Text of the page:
Chandrayaan 3’s rocket part forcibly re-enters earth’s atmosphere

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Devanjana Mukherjee, Khabri Media

The space agency assured the public that there is no immediate threat to safety, as the uncontrolled re-entry occurred in an uninhabited area.

Pic: Social Media

The cryogenic upper stage of the LVM3 M4 launch vehicle made an uncontrolled re-entry into the Earth’s atmosphere, around 2.42 pm today. The probable impact point was predicted over the North Pacific Ocean. To subscribe please click and access our live channel.

The re-entry of the rocket body took place within 124 days of its launch. The post-mission orbital lifetime of the LVM3 M4 cryogenic upper stage is, thus, fully compliant with the “25-year rule” for low-Earth orbit objects as recommended by the Inter-Agency Space Debris Coordination Committee (IADC).

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This rocket body (NORAD id 57321) was part of the vehicle that successfully injected the Chandrayaan-3 spacecraft into the intended orbit of 133 km x 35823 km with a 21.3o inclination on July 14, 2023 being the third lunar exploration mission by India, that was poised to build upon the successes of its predecessors, Chandrayaan-1 and Chandrayaan-2.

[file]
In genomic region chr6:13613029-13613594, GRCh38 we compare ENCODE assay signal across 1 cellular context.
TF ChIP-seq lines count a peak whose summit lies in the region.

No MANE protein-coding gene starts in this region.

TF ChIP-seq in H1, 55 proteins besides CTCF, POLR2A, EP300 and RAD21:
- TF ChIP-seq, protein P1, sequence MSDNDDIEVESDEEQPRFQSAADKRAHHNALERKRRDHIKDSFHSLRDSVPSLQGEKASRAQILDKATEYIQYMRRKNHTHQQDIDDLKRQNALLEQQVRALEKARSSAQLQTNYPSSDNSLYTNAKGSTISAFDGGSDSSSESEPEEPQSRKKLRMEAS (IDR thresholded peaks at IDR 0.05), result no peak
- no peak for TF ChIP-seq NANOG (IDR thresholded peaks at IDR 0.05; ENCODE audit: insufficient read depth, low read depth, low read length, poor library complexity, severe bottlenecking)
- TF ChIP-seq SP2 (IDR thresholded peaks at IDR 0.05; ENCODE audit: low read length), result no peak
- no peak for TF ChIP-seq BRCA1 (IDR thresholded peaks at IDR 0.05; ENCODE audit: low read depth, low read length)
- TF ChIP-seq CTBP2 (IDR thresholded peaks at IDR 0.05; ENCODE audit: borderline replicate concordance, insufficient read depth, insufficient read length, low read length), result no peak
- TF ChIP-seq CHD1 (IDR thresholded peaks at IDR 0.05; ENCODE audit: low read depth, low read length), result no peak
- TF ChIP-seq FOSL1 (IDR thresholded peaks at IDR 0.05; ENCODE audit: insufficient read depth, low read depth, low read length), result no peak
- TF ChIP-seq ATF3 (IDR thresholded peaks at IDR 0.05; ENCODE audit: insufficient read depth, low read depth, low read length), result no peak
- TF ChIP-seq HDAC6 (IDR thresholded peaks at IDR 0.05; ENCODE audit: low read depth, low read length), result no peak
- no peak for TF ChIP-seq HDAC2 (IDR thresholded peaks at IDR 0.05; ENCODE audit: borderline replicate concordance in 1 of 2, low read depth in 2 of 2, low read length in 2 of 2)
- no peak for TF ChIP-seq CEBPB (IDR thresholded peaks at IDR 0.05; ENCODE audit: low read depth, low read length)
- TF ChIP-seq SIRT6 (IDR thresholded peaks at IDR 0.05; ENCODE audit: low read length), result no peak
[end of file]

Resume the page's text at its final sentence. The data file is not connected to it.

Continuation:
It further added that post-Chandrayaan-3 injection, the upper stage had also undergone passivation to remove all residual propellant and energy sources to minimise the risks of accidental explosions as per the space debris mitigation guidelines prescribed by the United Nations and IADC. 

Passivation and Post-mission disposal of this rocket body in adherence to the internationally accepted guidelines once again reaffirms India’s commitment to preserve the long-term sustainability of outer space activities.

Pic: Social Media

Chandrayaan 3, India’s third lunar mission, blasted off from from the Satish Dhawan Space Centre in Sriharikota on July 14. After about a month, the Vikram lander with the Pragyan Rover successfully landed on the moon on August 23. 

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The lander and rover entered sleep mode after completing 10 days of lunar exploration. Meanwhile, the propulsion module is still orbiting the moon after separating from the lander. The launch has made India the first country in world to land near the lunar South Pole and only fourth country to have controlled lunar landing.

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